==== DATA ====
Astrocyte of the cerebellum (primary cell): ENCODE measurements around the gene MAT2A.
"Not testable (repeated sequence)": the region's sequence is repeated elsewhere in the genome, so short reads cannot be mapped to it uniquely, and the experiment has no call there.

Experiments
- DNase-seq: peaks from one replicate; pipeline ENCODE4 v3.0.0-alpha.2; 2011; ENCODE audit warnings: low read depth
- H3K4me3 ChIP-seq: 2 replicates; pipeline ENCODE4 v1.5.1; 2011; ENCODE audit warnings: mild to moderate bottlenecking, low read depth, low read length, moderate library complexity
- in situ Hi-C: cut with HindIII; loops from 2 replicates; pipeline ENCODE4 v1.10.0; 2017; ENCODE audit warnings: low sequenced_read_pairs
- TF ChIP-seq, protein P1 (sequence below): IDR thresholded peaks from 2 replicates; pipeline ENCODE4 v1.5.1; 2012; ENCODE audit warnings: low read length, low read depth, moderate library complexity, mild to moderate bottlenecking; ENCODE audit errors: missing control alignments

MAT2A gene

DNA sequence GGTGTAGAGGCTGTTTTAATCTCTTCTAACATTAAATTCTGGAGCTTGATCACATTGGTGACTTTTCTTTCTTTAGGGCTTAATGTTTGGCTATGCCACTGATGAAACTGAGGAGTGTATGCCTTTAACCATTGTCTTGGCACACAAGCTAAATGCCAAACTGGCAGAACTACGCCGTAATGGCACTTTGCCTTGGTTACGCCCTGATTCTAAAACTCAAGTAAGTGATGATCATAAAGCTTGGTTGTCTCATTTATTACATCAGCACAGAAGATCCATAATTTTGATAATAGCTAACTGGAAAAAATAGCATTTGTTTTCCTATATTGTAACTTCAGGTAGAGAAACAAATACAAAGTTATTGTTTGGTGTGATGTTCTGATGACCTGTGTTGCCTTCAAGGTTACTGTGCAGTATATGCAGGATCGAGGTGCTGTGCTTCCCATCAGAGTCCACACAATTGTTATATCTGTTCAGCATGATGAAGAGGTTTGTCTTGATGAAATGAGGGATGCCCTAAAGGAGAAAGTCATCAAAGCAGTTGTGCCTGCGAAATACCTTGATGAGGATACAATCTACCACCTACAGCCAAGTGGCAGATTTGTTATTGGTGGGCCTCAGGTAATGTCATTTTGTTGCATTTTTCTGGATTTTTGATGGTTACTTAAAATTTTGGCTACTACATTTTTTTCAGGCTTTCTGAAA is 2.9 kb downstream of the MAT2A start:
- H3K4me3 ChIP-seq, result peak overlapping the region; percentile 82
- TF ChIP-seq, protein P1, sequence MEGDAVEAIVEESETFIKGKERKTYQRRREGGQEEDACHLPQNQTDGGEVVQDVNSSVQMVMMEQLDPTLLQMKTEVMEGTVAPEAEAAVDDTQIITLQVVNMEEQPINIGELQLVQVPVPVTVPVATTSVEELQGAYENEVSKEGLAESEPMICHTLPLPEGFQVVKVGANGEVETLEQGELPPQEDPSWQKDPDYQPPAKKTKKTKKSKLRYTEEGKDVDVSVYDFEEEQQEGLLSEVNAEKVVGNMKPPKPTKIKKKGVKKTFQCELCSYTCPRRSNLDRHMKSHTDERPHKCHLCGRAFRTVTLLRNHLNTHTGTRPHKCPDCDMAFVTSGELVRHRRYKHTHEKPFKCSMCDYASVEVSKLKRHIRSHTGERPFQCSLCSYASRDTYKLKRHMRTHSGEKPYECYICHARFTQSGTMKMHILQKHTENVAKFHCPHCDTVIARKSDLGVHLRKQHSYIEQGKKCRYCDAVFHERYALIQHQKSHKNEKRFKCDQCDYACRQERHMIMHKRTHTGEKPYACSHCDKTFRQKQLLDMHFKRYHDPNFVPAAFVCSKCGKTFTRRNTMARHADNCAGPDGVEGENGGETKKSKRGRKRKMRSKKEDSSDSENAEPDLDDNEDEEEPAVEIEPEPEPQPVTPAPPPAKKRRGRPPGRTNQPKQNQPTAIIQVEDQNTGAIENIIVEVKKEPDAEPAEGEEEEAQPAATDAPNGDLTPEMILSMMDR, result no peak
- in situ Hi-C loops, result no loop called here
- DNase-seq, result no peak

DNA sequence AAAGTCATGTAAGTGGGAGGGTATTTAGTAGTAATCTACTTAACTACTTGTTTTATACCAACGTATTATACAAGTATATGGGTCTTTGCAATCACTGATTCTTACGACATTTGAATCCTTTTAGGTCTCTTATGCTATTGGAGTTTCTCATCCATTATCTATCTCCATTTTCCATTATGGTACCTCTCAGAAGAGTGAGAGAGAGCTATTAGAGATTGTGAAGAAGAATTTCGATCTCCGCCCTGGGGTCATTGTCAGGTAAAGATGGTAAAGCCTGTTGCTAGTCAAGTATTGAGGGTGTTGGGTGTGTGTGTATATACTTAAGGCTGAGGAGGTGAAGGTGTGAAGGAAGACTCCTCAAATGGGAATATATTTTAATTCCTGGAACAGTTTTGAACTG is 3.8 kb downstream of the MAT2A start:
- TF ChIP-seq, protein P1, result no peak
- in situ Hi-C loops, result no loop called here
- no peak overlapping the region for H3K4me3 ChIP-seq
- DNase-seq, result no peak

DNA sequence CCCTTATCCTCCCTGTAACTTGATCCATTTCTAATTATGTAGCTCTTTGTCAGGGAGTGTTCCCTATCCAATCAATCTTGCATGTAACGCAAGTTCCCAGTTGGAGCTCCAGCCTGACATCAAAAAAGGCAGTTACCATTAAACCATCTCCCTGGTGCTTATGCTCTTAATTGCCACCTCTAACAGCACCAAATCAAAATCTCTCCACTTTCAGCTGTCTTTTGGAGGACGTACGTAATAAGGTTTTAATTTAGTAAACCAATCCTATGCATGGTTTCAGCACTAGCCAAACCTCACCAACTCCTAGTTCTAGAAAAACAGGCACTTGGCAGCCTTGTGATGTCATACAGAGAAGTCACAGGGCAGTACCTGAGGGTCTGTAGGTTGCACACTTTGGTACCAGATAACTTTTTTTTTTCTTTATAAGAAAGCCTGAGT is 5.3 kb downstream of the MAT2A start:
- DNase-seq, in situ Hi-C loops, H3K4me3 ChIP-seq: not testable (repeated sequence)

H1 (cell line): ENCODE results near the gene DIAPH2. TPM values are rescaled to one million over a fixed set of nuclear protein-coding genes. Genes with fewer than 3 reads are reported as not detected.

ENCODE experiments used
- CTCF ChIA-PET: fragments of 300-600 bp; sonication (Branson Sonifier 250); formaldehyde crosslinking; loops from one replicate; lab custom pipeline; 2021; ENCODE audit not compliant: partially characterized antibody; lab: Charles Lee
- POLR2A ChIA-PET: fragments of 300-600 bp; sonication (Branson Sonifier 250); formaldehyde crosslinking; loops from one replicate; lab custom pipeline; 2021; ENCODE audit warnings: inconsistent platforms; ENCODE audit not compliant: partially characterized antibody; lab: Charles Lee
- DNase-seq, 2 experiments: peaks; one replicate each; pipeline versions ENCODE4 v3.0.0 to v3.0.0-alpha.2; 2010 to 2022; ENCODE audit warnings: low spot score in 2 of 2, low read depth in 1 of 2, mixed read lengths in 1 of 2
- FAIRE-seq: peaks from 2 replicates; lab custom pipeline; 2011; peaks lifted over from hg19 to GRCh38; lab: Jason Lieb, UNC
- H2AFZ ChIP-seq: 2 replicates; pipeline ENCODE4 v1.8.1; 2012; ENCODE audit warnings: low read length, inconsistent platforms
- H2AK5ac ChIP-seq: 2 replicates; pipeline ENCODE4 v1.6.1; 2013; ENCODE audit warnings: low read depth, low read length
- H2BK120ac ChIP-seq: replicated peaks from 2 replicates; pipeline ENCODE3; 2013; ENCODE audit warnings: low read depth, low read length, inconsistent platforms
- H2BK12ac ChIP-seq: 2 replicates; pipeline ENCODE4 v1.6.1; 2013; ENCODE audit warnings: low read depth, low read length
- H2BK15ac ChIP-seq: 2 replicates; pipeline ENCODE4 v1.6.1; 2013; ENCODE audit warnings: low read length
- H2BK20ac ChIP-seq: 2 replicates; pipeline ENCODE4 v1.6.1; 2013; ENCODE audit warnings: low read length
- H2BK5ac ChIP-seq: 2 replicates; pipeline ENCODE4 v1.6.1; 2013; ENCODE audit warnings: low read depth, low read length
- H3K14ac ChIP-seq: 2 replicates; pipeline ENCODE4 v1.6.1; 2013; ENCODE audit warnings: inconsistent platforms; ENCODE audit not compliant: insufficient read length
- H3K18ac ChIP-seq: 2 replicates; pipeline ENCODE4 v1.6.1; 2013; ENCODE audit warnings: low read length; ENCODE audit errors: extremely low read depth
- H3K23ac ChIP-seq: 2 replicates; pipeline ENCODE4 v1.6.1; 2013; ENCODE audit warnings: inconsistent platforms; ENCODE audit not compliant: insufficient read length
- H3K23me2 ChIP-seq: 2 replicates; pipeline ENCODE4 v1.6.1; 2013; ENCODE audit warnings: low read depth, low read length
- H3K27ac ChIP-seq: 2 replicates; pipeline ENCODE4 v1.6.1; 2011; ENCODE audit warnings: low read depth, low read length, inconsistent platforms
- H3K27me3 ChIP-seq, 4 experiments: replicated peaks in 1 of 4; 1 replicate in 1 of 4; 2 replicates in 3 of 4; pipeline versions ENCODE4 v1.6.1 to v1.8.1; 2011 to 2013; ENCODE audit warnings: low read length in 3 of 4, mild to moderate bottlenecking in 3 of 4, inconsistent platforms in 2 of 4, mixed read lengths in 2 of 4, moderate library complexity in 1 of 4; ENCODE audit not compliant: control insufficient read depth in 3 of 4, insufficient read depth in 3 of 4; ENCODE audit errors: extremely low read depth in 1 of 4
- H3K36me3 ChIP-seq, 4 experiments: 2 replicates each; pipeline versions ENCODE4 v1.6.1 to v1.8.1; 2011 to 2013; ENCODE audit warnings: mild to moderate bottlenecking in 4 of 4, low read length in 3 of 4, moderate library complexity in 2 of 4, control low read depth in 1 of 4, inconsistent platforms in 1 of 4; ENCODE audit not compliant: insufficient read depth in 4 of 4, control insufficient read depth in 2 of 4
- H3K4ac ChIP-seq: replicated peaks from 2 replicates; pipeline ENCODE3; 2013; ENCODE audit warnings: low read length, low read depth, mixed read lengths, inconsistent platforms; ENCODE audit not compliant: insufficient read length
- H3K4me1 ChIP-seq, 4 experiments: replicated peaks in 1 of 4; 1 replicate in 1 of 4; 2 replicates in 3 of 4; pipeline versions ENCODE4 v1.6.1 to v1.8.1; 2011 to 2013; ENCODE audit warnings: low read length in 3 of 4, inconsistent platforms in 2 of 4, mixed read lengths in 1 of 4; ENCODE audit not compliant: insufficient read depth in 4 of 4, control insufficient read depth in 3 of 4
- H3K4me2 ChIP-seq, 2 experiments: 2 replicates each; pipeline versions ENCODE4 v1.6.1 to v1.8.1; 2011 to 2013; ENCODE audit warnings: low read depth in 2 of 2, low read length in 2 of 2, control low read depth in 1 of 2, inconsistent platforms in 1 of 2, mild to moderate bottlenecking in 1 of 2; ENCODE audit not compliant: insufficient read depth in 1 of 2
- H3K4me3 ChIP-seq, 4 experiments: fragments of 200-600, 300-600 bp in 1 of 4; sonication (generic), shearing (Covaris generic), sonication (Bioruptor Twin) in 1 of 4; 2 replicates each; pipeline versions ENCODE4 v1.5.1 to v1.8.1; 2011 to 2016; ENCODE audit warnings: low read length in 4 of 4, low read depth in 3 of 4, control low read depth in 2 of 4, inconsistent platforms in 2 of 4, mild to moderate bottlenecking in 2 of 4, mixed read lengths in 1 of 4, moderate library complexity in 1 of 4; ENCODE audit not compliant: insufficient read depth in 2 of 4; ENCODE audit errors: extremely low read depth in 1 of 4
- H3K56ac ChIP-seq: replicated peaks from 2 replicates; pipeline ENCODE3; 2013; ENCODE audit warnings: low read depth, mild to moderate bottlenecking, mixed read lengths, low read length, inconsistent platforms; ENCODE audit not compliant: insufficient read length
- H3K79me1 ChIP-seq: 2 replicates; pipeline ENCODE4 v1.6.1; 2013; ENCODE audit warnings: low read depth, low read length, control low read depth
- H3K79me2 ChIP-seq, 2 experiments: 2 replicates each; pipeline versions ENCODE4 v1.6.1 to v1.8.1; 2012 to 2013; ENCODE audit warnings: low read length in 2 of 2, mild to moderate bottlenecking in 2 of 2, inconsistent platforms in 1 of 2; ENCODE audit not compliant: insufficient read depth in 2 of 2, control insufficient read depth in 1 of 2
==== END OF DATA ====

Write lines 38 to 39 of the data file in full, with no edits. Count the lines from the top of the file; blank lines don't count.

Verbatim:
- H3K27ac ChIP-seq: 2 replicates; pipeline ENCODE4 v1.6.1; 2011; ENCODE audit warnings: low read depth, low read length, inconsistent platforms
- H3K27me3 ChIP-seq, 4 experiments: replicated peaks in 1 of 4; 1 replicate in 1 of 4; 2 replicates in 3 of 4; pipeline versions ENCODE4 v1.6.1 to v1.8.1; 2011 to 2013; ENCODE audit warnings: low read length in 3 of 4, mild to moderate bottlenecking in 3 of 4, inconsistent platforms in 2 of 4, mixed read lengths in 2 of 4, moderate library complexity in 1 of 4; ENCODE audit not compliant: control insufficient read depth in 3 of 4, insufficient read depth in 3 of 4; ENCODE audit errors: extremely low read depth in 1 of 4